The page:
Reaching a Demographic Many Churches Are Missing
Have you ever noticed when somebody has missed a spot shaving? Probably not recently since everybody’s face is always covered. On the bright side, one silver lining of masks means I don’t have to shave as much.
In maskless times, however, missing a spot shaving is really embarrassing. Unfortunately, I think a lot of churches have missed a spot when it comes to reaching their communities. They’ve missed out on college students.
Paul Worcester wrote an article on five reasons why churches don’t reach college students. I’d like to add another one to the list. I believe a major reason why many churches don’t engage college students is because they forget about them as a distinct category within society.
It seems to me that, in order to reach their local communities and neighborhoods, many churches focus on one thing: the family unit. This is a good focus. The family unit is a powerful thing. It’s a key part of how God designed human societies to function (Gen. 1:28, 2:24; Deut. 6:6–7, 20–25) and a powerful way that God illustrates the gospel (Eph. 5:22–33; Luke 15:11–32; et al).
The benefit of reaching families is that you reach both adults and children. Unfortunately, some churches think What else is there?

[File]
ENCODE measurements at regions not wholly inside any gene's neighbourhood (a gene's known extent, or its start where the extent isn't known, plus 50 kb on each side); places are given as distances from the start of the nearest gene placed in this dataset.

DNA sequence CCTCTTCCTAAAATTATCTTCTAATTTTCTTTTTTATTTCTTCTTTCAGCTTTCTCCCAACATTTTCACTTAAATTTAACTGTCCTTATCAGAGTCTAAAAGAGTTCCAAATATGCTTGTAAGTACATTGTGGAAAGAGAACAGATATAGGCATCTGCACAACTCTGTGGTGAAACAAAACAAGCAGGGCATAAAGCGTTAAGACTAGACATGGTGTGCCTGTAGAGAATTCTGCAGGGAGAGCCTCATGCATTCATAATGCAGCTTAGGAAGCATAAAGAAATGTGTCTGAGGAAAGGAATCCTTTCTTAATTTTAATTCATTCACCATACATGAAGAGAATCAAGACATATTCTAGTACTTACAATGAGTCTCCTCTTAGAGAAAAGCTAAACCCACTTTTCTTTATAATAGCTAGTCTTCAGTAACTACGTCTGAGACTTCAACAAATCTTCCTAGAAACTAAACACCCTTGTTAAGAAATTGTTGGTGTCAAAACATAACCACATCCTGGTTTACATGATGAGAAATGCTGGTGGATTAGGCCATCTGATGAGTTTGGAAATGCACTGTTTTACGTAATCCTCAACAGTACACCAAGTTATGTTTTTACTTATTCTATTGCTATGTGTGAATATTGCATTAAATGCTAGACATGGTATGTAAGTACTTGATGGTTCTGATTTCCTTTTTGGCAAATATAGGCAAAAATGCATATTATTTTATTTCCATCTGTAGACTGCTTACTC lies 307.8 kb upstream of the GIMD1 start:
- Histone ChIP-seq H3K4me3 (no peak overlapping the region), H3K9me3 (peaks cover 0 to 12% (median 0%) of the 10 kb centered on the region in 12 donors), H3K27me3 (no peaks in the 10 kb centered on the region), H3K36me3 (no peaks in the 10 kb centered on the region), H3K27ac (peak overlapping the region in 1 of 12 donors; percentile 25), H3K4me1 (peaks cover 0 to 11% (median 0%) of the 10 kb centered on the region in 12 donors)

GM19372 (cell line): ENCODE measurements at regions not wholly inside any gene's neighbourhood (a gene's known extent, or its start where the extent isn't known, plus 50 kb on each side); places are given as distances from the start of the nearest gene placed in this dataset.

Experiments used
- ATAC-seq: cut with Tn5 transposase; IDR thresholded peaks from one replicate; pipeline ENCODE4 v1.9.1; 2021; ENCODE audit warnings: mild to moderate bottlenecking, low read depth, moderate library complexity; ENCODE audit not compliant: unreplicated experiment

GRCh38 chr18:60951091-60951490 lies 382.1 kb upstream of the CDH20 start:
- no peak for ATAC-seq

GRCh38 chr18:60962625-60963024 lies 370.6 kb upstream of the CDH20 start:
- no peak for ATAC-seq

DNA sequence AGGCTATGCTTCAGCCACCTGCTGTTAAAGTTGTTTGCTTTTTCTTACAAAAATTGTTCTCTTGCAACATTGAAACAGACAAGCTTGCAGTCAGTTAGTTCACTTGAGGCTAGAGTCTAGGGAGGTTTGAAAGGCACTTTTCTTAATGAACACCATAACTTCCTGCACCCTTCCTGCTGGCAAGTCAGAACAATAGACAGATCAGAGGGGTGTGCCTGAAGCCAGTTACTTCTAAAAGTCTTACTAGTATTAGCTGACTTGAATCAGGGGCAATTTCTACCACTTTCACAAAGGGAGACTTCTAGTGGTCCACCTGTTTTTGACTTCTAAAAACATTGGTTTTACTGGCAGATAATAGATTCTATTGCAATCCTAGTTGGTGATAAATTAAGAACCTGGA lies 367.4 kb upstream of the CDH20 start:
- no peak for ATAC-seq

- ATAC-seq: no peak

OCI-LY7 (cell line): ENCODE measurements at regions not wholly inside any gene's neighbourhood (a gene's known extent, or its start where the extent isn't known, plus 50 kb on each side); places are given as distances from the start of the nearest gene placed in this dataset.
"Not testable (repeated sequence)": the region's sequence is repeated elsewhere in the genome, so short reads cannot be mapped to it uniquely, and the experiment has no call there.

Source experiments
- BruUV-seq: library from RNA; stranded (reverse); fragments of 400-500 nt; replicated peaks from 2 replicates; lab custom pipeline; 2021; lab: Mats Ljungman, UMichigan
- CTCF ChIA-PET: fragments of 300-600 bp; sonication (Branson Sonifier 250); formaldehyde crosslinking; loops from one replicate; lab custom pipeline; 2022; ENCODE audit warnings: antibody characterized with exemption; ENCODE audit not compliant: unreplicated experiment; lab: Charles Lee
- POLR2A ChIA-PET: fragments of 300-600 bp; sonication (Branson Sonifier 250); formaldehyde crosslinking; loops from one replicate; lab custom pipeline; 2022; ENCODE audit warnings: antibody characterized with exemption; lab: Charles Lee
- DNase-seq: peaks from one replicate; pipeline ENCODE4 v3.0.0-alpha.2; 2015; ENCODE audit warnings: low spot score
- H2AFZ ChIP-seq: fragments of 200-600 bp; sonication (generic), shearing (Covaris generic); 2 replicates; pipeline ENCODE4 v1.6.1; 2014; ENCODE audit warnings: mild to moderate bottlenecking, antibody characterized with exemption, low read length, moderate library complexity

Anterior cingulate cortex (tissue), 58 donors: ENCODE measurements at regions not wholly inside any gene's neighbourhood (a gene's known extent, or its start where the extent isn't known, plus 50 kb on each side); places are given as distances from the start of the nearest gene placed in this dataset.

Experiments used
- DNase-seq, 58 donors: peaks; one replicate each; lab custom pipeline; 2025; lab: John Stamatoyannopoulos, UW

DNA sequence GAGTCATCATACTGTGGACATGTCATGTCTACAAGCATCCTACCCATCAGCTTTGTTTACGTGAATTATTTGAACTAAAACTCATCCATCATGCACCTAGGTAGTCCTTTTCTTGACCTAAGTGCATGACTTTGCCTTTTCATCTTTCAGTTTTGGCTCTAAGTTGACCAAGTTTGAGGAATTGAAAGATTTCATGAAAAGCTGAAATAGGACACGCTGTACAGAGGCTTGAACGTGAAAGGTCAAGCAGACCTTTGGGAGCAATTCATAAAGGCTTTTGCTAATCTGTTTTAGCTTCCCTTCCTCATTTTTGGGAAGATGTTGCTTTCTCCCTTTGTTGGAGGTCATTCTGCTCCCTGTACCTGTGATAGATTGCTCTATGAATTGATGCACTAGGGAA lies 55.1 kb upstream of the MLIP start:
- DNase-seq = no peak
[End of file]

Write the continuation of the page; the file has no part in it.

The answer of course is college students. You see, college students don’t fit neatly into either category. They are often no longer living at home or at the very least have greater autonomy, so they aren’t kids. At the same time, college students don’t fit our typical conception of an adult. They don’t have a career, a family or a house. They haven’t “settled down.”
So what are they? They are a unique and distinct people group that one day will have the ability to transform society. In fact, that’s happening in our culture right now. People are applying what they learned in college to their life in the real world. That is one reason for the chaos of our modern culture. What we see is the result of a culture teaching its best and brightest to reject the one true God.